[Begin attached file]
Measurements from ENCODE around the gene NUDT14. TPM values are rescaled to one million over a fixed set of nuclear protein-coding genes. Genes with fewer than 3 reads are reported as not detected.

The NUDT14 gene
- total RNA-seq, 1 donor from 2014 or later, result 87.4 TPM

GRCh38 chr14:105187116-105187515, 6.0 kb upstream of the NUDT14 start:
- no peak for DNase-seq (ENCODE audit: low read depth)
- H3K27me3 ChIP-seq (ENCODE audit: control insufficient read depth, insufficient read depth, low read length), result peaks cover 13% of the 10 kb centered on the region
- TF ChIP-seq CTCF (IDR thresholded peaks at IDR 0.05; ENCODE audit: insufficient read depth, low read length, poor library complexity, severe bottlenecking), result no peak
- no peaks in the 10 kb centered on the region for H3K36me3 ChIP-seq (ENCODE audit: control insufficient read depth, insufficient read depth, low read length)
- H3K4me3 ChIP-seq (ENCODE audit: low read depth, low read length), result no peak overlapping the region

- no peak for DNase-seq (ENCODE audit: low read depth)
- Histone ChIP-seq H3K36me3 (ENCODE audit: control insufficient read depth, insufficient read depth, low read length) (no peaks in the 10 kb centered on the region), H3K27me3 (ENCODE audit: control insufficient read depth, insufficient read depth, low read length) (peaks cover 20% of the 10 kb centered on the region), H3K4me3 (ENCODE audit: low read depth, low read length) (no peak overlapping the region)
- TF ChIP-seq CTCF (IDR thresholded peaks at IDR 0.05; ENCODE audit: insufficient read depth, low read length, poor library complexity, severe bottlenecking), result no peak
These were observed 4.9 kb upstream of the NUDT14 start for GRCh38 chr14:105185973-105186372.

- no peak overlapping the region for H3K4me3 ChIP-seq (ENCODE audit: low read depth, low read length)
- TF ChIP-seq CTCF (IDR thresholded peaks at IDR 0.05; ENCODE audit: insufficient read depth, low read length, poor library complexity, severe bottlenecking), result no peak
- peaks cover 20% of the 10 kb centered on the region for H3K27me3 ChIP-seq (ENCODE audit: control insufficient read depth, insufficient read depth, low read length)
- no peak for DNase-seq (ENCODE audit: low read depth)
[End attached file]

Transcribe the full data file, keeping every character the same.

Measurements from ENCODE around the gene NUDT14. TPM values are rescaled to one million over a fixed set of nuclear protein-coding genes. Genes with fewer than 3 reads are reported as not detected.

The NUDT14 gene
- total RNA-seq, 1 donor from 2014 or later, result 87.4 TPM

GRCh38 chr14:105187116-105187515, 6.0 kb upstream of the NUDT14 start:
- no peak for DNase-seq (ENCODE audit: low read depth)
- H3K27me3 ChIP-seq (ENCODE audit: control insufficient read depth, insufficient read depth, low read length), result peaks cover 13% of the 10 kb centered on the region
- TF ChIP-seq CTCF (IDR thresholded peaks at IDR 0.05; ENCODE audit: insufficient read depth, low read length, poor library complexity, severe bottlenecking), result no peak
- no peaks in the 10 kb centered on the region for H3K36me3 ChIP-seq (ENCODE audit: control insufficient read depth, insufficient read depth, low read length)
- H3K4me3 ChIP-seq (ENCODE audit: low read depth, low read length), result no peak overlapping the region

- no peak for DNase-seq (ENCODE audit: low read depth)
- Histone ChIP-seq H3K36me3 (ENCODE audit: control insufficient read depth, insufficient read depth, low read length) (no peaks in the 10 kb centered on the region), H3K27me3 (ENCODE audit: control insufficient read depth, insufficient read depth, low read length) (peaks cover 20% of the 10 kb centered on the region), H3K4me3 (ENCODE audit: low read depth, low read length) (no peak overlapping the region)
- TF ChIP-seq CTCF (IDR thresholded peaks at IDR 0.05; ENCODE audit: insufficient read depth, low read length, poor library complexity, severe bottlenecking), result no peak
These were observed 4.9 kb upstream of the NUDT14 start for GRCh38 chr14:105185973-105186372.

- no peak overlapping the region for H3K4me3 ChIP-seq (ENCODE audit: low read depth, low read length)
- TF ChIP-seq CTCF (IDR thresholded peaks at IDR 0.05; ENCODE audit: insufficient read depth, low read length, poor library complexity, severe bottlenecking), result no peak
- peaks cover 20% of the 10 kb centered on the region for H3K27me3 ChIP-seq (ENCODE audit: control insufficient read depth, insufficient read depth, low read length)
- no peak for DNase-seq (ENCODE audit: low read depth)